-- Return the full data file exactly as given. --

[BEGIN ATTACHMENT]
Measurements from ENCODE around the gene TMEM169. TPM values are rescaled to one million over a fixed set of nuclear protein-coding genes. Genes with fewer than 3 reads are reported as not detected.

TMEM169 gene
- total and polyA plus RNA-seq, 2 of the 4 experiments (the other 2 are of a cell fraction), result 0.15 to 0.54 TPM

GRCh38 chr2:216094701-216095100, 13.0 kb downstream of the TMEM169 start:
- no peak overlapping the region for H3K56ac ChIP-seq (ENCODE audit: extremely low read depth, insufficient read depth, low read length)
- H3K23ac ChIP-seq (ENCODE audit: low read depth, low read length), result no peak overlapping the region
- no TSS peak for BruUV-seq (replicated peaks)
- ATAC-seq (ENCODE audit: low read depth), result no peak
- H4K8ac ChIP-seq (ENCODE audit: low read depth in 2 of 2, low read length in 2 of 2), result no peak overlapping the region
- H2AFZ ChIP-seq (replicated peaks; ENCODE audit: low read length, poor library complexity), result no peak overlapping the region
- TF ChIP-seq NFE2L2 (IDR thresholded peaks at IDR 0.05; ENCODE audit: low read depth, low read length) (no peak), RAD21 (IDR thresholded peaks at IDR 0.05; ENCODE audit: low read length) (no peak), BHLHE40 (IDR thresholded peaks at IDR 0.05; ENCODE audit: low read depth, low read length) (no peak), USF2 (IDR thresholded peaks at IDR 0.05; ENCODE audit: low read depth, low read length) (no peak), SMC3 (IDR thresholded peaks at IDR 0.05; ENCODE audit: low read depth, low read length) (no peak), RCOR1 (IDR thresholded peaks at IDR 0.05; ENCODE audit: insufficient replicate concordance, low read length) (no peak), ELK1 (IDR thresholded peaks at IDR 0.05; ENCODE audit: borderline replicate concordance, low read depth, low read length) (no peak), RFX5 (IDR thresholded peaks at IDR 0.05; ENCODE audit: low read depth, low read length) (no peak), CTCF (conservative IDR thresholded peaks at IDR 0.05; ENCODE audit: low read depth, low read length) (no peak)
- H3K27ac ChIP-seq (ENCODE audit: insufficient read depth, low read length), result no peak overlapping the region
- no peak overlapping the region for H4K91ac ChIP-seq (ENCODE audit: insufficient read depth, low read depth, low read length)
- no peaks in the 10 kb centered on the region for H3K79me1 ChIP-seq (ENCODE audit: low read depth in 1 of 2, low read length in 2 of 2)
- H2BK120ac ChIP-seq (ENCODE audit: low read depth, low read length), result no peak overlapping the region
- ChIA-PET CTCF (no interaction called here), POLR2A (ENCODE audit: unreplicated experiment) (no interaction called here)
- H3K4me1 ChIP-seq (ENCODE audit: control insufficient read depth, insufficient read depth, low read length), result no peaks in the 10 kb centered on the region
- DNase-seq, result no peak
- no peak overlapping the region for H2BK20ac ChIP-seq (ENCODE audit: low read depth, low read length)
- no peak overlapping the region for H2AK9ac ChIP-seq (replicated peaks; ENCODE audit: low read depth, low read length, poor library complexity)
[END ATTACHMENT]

Measurements from ENCODE around the gene TMEM169. TPM values are rescaled to one million over a fixed set of nuclear protein-coding genes. Genes with fewer than 3 reads are reported as not detected.

TMEM169 gene
- total and polyA plus RNA-seq, 2 of the 4 experiments (the other 2 are of a cell fraction), result 0.15 to 0.54 TPM

GRCh38 chr2:216094701-216095100, 13.0 kb downstream of the TMEM169 start:
- no peak overlapping the region for H3K56ac ChIP-seq (ENCODE audit: extremely low read depth, insufficient read depth, low read length)
- H3K23ac ChIP-seq (ENCODE audit: low read depth, low read length), result no peak overlapping the region
- no TSS peak for BruUV-seq (replicated peaks)
- ATAC-seq (ENCODE audit: low read depth), result no peak
- H4K8ac ChIP-seq (ENCODE audit: low read depth in 2 of 2, low read length in 2 of 2), result no peak overlapping the region
- H2AFZ ChIP-seq (replicated peaks; ENCODE audit: low read length, poor library complexity), result no peak overlapping the region
- TF ChIP-seq NFE2L2 (IDR thresholded peaks at IDR 0.05; ENCODE audit: low read depth, low read length) (no peak), RAD21 (IDR thresholded peaks at IDR 0.05; ENCODE audit: low read length) (no peak), BHLHE40 (IDR thresholded peaks at IDR 0.05; ENCODE audit: low read depth, low read length) (no peak), USF2 (IDR thresholded peaks at IDR 0.05; ENCODE audit: low read depth, low read length) (no peak), SMC3 (IDR thresholded peaks at IDR 0.05; ENCODE audit: low read depth, low read length) (no peak), RCOR1 (IDR thresholded peaks at IDR 0.05; ENCODE audit: insufficient replicate concordance, low read length) (no peak), ELK1 (IDR thresholded peaks at IDR 0.05; ENCODE audit: borderline replicate concordance, low read depth, low read length) (no peak), RFX5 (IDR thresholded peaks at IDR 0.05; ENCODE audit: low read depth, low read length) (no peak), CTCF (conservative IDR thresholded peaks at IDR 0.05; ENCODE audit: low read depth, low read length) (no peak)
- H3K27ac ChIP-seq (ENCODE audit: insufficient read depth, low read length), result no peak overlapping the region
- no peak overlapping the region for H4K91ac ChIP-seq (ENCODE audit: insufficient read depth, low read depth, low read length)
- no peaks in the 10 kb centered on the region for H3K79me1 ChIP-seq (ENCODE audit: low read depth in 1 of 2, low read length in 2 of 2)
- H2BK120ac ChIP-seq (ENCODE audit: low read depth, low read length), result no peak overlapping the region
- ChIA-PET CTCF (no interaction called here), POLR2A (ENCODE audit: unreplicated experiment) (no interaction called here)
- H3K4me1 ChIP-seq (ENCODE audit: control insufficient read depth, insufficient read depth, low read length), result no peaks in the 10 kb centered on the region
- DNase-seq, result no peak
- no peak overlapping the region for H2BK20ac ChIP-seq (ENCODE audit: low read depth, low read length)
- no peak overlapping the region for H2AK9ac ChIP-seq (replicated peaks; ENCODE audit: low read depth, low read length, poor library complexity)